Directed by Asinnajaq
“My father was born in a spring igloo—half snow, half skin. I was born in a hospital, with jaundice and two teeth.”
Inuk artist Asinnajaq plunges us into a sublime imaginary universe—12 minutes of luminescent, archive-inspired cinema that recast the past, present and future of Inuit in a radiant new light.
Diving into the NFB’s vast archive, she parses the complicated cinematic representation of Inuit, harvesting fleeting truths and fortuitous accidents from a range of sources—newsreels, propaganda, ethnographic docs, and works of Inuit filmmakers. Embedding historic footage into original animation, she conjures up a vision of hope and beautiful possibility.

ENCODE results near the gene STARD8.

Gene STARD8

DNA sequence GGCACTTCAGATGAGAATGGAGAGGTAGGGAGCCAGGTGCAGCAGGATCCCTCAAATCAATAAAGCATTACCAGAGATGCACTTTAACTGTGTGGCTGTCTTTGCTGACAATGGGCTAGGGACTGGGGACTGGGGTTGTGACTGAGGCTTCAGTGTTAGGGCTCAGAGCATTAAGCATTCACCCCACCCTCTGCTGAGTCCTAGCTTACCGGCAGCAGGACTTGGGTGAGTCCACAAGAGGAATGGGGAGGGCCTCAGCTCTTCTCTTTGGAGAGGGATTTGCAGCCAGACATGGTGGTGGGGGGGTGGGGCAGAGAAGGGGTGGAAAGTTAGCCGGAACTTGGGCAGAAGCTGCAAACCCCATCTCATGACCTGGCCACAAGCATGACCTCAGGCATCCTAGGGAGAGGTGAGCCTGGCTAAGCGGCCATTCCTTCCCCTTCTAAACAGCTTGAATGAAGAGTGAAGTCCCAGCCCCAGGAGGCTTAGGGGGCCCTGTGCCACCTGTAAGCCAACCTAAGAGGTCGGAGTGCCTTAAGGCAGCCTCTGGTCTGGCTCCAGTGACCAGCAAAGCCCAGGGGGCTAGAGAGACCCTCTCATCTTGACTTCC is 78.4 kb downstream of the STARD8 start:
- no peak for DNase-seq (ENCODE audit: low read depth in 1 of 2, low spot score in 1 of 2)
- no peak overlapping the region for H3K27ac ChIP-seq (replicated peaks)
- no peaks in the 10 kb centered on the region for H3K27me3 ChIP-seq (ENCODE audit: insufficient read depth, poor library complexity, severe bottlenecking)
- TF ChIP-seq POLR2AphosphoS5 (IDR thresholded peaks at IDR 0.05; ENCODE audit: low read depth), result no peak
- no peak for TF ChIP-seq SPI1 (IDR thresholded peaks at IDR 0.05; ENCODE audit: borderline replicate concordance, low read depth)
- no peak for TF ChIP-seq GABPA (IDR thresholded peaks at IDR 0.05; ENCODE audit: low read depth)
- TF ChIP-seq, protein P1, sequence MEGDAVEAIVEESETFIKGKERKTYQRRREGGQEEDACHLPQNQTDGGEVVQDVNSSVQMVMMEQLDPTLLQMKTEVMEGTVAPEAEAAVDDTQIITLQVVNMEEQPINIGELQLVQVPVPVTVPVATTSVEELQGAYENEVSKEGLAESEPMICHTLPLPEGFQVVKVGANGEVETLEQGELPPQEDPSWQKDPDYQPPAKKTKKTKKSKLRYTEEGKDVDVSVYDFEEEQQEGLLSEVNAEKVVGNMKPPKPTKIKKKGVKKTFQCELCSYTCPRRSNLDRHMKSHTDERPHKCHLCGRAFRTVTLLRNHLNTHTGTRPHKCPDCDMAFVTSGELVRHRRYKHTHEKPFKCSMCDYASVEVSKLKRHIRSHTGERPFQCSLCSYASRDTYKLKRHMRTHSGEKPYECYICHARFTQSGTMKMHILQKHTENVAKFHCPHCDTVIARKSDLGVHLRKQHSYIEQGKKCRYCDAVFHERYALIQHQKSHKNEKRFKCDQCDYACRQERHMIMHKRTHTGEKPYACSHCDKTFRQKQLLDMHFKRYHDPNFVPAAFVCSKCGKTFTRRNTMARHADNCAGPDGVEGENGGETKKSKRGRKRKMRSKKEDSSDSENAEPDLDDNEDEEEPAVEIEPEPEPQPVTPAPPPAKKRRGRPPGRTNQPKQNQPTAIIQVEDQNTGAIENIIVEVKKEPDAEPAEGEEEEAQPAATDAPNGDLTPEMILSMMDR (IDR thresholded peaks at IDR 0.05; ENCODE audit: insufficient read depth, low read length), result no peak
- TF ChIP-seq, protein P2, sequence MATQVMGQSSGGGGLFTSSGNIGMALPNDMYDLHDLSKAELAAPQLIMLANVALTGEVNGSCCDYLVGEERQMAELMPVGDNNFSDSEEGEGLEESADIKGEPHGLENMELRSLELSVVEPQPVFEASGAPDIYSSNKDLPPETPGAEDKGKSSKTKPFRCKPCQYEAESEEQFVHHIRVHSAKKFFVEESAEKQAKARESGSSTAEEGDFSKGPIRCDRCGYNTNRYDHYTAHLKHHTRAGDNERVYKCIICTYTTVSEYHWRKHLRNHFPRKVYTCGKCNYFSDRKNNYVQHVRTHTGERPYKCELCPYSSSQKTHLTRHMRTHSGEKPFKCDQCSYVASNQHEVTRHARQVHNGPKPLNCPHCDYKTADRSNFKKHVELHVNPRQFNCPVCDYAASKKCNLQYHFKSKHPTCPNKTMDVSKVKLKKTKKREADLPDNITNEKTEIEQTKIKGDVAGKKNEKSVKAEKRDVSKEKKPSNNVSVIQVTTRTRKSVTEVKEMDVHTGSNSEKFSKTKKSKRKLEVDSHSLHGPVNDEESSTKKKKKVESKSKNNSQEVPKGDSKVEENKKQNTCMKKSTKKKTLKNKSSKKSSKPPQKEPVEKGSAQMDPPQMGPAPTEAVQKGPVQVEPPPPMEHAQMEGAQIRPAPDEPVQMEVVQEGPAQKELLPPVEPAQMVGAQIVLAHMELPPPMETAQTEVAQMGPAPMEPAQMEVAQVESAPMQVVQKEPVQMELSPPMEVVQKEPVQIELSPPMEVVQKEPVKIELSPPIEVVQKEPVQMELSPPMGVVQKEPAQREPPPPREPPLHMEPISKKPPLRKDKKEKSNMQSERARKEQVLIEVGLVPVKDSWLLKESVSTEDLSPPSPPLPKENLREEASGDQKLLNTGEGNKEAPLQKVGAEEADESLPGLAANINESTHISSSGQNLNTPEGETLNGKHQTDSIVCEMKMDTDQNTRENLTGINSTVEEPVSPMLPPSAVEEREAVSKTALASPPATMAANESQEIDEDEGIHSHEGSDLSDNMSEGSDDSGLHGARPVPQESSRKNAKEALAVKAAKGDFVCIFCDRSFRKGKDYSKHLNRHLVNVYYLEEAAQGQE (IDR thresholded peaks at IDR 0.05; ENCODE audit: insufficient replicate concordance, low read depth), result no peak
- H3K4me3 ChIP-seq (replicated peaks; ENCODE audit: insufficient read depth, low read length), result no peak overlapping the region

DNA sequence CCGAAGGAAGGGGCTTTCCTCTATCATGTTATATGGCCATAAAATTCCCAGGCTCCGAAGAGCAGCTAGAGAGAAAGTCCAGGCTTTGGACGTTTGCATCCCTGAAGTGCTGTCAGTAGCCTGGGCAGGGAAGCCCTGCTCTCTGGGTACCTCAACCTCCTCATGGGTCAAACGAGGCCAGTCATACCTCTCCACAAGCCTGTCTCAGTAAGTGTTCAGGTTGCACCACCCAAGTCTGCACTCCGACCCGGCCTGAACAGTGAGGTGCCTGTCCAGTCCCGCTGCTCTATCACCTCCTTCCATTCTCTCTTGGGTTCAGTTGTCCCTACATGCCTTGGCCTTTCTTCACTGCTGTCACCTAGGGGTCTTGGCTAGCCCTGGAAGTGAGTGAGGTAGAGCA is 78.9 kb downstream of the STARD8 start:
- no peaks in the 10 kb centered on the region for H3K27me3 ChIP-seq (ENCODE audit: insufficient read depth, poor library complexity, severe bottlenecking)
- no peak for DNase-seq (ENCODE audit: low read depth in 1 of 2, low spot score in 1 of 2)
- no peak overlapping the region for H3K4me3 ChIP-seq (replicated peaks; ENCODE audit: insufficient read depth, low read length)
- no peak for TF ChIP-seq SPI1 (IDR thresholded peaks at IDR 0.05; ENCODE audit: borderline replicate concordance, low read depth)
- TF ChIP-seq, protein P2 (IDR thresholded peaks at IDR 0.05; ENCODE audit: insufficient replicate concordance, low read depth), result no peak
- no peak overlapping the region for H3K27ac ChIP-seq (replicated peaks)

Produced by the National Film Board of Canada, Three Thousand is directed by Asinnajaq, also known as Isabella Weetaluktuk, and produced by Kat Baulu.
Asinnajaq, also known as Isabella Weetaluktuk, is a filmmaker and artist whose work is fuelled by respect for human rights, a desire to explore her Inuit heritage, and a sense of wonder in what she calls “the abundant beauty of the world.” The daughter of filmmaker Jobie Weetaluktuk and university professor Carol Rowan, she was a teenager when she assisted her father on Timuti (2012), a film he made in Inukjuak, home of their extended family. She later studied cinema at NSCAD University in Halifax, and her short film Upinnaqusittik (Lucky) (2016) premiered at iNuit Blanche, the first ever circumpolar arts festival in St. John’s. Her first film with the National Film Board of Canada, the 12-minute-long Three Thousand (2017), combines historic footage of Inuit, selected from the NFB’s archive, and original animation.